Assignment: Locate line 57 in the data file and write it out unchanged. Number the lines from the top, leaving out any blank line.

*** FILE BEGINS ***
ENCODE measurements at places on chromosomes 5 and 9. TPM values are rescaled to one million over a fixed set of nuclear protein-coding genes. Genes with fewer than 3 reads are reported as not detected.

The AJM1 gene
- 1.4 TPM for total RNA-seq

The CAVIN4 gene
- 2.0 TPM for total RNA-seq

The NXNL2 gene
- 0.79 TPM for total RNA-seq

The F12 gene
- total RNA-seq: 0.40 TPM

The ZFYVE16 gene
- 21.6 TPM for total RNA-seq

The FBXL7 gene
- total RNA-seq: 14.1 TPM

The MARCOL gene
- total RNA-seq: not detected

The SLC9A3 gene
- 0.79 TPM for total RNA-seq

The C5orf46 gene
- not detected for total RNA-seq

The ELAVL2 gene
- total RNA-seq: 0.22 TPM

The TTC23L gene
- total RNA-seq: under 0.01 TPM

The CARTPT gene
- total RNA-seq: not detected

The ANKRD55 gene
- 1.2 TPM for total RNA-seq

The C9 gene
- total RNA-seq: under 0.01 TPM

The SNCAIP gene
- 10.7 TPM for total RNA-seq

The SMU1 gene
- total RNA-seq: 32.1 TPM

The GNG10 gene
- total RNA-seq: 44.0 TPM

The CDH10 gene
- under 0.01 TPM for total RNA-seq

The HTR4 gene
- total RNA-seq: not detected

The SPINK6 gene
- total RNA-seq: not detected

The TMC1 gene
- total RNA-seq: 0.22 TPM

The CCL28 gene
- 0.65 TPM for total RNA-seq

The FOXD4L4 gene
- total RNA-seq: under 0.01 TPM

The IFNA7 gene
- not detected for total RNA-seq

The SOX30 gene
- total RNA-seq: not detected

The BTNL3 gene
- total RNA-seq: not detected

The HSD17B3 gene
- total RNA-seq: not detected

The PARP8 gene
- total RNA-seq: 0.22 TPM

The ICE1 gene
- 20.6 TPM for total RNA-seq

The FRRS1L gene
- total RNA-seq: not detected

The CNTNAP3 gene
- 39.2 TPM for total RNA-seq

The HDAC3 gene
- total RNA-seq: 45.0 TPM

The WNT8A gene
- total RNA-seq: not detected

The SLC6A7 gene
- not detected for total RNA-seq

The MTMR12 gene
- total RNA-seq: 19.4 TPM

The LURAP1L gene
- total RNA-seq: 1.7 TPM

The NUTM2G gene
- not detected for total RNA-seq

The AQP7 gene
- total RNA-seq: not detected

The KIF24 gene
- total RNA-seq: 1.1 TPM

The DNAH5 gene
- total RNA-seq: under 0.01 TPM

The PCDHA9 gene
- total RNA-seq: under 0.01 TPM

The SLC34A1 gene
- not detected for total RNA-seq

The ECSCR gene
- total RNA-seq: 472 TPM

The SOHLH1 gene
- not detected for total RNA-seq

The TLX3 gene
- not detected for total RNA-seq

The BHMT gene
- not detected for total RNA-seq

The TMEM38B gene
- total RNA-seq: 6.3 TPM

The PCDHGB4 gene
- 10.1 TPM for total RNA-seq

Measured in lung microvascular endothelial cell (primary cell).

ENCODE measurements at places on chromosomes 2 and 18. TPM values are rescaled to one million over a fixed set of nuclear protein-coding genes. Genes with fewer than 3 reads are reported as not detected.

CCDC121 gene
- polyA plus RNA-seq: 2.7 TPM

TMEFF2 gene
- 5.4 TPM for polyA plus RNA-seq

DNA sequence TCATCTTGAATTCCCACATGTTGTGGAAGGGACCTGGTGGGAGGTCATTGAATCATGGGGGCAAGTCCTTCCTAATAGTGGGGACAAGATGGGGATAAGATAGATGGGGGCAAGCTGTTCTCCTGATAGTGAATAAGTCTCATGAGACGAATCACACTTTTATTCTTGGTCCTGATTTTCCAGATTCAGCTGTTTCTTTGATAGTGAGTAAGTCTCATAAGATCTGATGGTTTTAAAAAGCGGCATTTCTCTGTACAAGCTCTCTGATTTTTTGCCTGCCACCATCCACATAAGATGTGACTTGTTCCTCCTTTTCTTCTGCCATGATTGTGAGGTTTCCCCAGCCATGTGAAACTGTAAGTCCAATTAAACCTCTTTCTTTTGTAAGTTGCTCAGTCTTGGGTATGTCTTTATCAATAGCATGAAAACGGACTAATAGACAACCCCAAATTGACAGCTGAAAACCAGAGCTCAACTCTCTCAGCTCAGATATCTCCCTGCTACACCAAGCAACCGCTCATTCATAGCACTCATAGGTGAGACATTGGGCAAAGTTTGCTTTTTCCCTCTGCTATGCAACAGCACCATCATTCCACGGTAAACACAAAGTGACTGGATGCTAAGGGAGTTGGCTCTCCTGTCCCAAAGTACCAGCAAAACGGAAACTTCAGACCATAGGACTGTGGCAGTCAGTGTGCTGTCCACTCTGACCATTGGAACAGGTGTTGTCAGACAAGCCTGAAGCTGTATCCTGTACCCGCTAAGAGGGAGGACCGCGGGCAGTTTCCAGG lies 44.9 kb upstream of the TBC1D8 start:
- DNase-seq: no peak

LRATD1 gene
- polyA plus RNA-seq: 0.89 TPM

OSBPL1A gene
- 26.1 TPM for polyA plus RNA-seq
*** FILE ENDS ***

- total RNA-seq: 0.22 TPM